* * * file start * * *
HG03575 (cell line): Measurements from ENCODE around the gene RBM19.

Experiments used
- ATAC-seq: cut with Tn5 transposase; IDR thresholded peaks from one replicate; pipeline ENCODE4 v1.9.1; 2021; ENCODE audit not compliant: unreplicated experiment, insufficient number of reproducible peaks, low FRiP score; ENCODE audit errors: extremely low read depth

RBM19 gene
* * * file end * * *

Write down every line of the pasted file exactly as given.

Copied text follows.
HG03575 (cell line): Measurements from ENCODE around the gene RBM19.

Experiments used
- ATAC-seq: cut with Tn5 transposase; IDR thresholded peaks from one replicate; pipeline ENCODE4 v1.9.1; 2021; ENCODE audit not compliant: unreplicated experiment, insufficient number of reproducible peaks, low FRiP score; ENCODE audit errors: extremely low read depth

RBM19 gene